Cost-share funding is available to reduce water use through:
- Managing irrigation water
- Implementing alternative crop rotations
- Developing a reduced tillage system
- Establishing a cover crop to improve soil health
- Converting irrigation to dryland systems
- Scheduling irrigation
- Installing soil moisture sensors
- Improvements in irrigation water use technology
Retiring Irrigation Water Rights
The Kansas Department of Agriculture’s Water Transition Assistance Program (WTAP) is also available in Greeley and Wichita counties. The voluntary, incentive-based program is designed to manage aquifers and streams in critical need of restoration by compensating landowners for the permanent retirement of irrigation water rights. One-time payments are available for retiring water rights through the Water Transition Assistance Program (WTAP).
How does the program work?
The program is open to producers in Wichita and Greeley Counties who would like to explore their water conservation options. The focus on playa conservation and restoration efforts will be near municipal and domestic water wells, supporting recharge where it is needed most, but the program does not require you to have a playa on your land to participate. Eligible producers with water conservation objectives can apply.
Applications are accepted on a continuous basis at your local USDA Service Center in Leoti or Tribune. There will be periodic application ranking and funding decisions throughout the year. To learn more about or apply for the Water Transition Assistance Program (WTAP), which is a related but separate program, contact Steve Frost at 785-564-6622.
How do I get started?
Your first step is to make an application for GRASP at the USDA Service Center in Leoti or Tribune. The application does not commit you to anything, but starts a conversation around how the program could help meet your needs. Planning assistance for your project will be provided by the GRASP partnership, including field staff from Playa Lakes Joint Venture, Ducks Unlimited, and Natural Resources Conservation Service. These partners can help determine which conservation practices will help meet your water and operational goals.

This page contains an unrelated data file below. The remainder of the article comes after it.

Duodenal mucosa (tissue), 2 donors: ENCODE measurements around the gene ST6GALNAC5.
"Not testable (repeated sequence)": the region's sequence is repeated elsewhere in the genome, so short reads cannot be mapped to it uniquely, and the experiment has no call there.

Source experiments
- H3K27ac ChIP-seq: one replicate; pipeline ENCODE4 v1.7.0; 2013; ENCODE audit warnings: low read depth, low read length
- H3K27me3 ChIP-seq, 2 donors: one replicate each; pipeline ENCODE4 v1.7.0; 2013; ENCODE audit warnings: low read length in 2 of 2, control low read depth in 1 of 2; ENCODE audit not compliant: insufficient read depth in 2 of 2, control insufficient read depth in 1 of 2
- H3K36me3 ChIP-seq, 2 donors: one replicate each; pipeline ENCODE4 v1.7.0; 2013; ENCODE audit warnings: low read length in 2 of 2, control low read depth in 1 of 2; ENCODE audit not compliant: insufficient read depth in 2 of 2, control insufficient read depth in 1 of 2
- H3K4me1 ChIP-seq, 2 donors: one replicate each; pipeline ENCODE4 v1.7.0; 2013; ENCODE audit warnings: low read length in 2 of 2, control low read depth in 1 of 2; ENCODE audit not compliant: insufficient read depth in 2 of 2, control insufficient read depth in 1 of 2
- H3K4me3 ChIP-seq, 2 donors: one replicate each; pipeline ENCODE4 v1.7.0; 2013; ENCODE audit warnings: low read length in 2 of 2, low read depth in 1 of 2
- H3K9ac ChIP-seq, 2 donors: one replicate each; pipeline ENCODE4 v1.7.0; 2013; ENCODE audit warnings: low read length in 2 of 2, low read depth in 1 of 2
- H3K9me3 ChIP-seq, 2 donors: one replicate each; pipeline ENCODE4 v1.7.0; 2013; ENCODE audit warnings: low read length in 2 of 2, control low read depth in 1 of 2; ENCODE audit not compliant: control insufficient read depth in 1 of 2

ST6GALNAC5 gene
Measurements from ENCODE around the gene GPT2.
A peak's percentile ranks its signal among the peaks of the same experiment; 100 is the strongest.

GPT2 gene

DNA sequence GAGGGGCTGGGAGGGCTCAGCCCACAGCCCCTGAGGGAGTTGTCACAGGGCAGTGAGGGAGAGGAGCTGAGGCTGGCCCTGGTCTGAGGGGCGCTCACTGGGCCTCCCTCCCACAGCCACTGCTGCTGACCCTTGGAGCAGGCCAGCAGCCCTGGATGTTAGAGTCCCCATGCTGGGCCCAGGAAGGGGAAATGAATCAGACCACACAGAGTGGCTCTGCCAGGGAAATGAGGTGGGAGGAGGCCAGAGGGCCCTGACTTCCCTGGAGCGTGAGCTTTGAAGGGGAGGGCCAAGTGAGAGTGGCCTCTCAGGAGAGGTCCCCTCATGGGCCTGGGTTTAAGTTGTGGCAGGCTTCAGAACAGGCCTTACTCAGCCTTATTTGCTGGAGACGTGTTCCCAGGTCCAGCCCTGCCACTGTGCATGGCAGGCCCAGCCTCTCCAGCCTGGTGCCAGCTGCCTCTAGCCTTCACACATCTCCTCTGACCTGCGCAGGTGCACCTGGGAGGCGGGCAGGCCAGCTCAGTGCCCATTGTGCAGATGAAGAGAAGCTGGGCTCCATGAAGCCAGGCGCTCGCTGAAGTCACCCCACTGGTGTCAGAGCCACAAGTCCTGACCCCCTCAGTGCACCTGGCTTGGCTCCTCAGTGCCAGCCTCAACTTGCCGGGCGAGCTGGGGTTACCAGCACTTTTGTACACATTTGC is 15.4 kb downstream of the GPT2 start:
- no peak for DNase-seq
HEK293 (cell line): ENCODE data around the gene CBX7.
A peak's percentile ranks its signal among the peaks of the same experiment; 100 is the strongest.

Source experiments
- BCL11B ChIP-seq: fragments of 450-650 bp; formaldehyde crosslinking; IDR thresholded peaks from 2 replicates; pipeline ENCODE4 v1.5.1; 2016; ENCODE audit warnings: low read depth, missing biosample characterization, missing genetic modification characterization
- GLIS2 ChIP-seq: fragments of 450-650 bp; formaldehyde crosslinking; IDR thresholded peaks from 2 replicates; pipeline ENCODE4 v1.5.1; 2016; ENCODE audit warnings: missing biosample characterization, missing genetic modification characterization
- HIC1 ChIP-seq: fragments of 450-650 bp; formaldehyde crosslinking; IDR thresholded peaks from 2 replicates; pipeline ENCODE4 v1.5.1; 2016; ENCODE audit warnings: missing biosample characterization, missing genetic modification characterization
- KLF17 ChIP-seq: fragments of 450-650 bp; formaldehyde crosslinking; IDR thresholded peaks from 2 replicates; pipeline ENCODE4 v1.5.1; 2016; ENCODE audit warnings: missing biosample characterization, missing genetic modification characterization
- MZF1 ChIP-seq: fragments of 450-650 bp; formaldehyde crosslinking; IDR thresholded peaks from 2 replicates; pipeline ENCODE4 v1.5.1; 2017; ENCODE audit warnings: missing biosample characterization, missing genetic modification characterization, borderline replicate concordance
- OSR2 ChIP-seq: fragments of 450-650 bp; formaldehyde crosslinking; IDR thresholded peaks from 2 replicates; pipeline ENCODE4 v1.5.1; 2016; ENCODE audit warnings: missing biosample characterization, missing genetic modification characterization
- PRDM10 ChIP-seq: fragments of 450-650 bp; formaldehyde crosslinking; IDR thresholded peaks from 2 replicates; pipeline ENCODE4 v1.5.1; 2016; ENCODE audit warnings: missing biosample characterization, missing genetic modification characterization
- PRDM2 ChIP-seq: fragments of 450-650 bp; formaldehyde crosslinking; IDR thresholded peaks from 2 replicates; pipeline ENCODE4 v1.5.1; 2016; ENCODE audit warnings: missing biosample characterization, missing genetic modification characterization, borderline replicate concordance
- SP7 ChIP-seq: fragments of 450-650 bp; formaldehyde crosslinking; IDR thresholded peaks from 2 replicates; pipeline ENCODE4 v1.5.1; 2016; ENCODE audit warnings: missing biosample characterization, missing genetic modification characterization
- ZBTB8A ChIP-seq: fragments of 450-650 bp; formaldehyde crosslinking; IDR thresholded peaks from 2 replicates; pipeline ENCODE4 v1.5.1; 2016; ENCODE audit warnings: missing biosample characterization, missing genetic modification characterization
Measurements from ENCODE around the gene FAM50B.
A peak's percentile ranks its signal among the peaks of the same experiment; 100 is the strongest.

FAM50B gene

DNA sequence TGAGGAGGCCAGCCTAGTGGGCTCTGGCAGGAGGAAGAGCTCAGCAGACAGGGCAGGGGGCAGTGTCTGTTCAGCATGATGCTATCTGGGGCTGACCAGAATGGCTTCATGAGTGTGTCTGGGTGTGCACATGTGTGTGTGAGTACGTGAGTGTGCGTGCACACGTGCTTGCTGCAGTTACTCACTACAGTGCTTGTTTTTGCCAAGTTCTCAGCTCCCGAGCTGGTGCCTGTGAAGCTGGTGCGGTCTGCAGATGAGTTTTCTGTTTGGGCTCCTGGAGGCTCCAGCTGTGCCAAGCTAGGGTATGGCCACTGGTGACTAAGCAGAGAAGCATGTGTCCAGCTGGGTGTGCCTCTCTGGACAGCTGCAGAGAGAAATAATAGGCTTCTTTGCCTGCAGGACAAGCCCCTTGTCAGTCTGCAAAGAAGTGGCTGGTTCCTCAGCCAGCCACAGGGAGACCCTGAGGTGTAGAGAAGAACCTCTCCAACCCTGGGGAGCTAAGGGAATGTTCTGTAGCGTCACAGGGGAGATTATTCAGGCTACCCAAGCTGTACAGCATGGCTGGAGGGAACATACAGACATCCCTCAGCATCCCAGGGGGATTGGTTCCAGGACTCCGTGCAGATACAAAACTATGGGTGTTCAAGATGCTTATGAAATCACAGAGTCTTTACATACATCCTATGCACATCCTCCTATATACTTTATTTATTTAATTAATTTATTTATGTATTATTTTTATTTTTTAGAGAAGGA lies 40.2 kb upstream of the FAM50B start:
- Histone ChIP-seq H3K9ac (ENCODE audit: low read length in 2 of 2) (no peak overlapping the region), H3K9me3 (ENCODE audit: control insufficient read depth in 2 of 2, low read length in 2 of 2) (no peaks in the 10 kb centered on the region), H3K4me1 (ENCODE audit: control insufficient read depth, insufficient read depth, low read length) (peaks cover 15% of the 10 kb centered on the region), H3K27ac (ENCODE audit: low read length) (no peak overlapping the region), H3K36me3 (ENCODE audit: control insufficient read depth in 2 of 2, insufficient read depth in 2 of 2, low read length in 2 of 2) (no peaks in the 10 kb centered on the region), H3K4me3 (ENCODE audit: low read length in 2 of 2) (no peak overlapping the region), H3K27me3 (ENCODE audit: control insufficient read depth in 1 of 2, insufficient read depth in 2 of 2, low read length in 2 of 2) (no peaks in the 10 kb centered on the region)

- Greeley County Conservation District, 620-376-4332
- Wichita County Conservation District, 620-375-2332
- Katie Durham, Groundwater Management District 1, 620-872-5563
- Steve Frost, Kansas Department of Agriculture (WTAP), 785-564-6622
- Abe Lollar, Ducks Unlimited, 620-214-2693
- Matt Smith, Playa Lakes Joint Venture, 785-269-1415
Funded through the Natural Resources Conservation Service (NRCS) Regional Conservation Partnership Program (RCPP), the Groundwater Recharge and Sustainability Project (GRASP) is supported by a diverse group of partners — including Greeley and Wichita County Conservation Districts, Kansas Association of Conservation Districts, Kansas Department of Agriculture, Kansas Department of Wildlife and Parks, Kansas Groundwater Management District #1, Kansas Water Office, Ducks Unlimited, Pheasants Forever, Playa Lakes Joint Venture, and Wildlife Conservation Society. USDA is an equal opportunity provider, employer, and lender.